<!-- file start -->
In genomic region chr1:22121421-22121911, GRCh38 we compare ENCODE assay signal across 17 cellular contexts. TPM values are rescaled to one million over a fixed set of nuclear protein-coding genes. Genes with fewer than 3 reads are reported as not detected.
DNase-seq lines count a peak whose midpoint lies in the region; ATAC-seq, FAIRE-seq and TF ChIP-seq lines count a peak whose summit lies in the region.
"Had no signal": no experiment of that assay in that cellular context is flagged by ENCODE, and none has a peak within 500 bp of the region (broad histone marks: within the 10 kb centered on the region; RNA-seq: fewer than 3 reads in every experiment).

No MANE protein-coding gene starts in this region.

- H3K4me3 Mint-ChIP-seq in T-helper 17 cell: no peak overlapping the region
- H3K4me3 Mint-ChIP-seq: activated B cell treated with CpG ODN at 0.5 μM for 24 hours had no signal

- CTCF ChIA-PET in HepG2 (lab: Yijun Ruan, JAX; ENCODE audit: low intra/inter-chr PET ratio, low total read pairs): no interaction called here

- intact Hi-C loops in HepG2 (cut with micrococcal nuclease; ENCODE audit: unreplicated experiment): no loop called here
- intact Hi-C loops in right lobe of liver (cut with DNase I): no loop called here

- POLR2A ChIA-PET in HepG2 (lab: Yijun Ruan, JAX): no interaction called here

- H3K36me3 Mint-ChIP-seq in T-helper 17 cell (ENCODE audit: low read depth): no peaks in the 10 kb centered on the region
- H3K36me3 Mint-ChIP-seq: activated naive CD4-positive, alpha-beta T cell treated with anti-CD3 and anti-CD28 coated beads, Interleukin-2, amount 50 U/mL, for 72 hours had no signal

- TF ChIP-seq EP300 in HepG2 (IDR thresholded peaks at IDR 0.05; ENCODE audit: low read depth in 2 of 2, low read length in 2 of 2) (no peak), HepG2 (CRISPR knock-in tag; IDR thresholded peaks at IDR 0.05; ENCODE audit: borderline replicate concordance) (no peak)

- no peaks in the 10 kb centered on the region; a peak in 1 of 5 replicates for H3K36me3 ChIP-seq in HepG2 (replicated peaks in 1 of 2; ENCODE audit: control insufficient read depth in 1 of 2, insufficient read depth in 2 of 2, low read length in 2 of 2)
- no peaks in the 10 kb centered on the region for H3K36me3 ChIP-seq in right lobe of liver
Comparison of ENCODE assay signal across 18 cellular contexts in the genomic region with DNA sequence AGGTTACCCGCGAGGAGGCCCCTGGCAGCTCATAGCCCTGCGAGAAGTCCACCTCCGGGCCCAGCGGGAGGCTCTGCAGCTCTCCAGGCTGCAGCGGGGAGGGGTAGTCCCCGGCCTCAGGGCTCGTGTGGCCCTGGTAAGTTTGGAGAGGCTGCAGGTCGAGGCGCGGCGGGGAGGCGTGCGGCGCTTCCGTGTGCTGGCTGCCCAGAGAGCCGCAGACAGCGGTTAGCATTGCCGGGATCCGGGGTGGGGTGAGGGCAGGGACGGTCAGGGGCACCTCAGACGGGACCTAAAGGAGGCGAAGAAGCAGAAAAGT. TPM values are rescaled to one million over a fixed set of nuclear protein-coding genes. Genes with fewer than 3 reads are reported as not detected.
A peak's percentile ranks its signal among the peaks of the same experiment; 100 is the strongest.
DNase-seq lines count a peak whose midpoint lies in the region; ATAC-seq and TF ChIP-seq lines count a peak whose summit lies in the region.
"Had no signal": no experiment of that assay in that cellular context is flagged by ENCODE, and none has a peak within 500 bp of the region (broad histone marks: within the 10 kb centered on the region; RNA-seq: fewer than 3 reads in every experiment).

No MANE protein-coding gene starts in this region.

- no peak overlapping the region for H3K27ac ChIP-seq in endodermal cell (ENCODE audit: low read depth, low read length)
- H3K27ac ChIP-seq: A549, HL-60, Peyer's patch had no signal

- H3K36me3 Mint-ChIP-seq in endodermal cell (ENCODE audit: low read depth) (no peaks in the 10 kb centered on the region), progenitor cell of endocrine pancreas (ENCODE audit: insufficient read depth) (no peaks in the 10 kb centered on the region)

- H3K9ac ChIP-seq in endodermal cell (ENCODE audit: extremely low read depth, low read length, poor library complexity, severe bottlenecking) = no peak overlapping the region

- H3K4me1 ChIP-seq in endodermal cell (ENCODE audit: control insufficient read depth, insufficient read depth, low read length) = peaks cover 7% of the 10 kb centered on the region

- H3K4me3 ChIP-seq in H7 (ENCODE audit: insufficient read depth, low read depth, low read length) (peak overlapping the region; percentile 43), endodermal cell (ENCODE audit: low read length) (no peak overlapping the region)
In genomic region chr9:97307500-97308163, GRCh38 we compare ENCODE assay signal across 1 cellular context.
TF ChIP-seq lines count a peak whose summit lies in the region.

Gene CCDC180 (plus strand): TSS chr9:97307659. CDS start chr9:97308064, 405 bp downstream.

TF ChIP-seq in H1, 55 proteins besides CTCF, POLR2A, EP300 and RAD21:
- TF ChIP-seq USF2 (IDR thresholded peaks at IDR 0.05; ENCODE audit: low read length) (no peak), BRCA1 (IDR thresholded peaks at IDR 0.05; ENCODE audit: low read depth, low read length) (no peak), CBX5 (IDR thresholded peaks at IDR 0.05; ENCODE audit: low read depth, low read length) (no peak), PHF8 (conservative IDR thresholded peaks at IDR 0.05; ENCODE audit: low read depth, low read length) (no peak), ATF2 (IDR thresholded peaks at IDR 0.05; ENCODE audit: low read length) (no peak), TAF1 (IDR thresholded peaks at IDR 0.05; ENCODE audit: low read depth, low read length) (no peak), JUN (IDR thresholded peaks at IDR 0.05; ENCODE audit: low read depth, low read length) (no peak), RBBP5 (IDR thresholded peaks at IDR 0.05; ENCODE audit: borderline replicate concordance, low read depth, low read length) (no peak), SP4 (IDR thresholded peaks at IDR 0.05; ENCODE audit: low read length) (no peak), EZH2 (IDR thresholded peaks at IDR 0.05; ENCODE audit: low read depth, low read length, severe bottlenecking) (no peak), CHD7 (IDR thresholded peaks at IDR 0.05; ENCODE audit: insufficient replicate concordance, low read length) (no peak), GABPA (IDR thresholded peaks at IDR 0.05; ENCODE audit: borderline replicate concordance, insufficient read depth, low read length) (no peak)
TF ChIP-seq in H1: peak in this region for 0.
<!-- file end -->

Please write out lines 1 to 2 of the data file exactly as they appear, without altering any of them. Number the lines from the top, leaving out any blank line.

In genomic region chr1:22121421-22121911, GRCh38 we compare ENCODE assay signal across 17 cellular contexts. TPM values are rescaled to one million over a fixed set of nuclear protein-coding genes. Genes with fewer than 3 reads are reported as not detected.
DNase-seq lines count a peak whose midpoint lies in the region; ATAC-seq, FAIRE-seq and TF ChIP-seq lines count a peak whose summit lies in the region.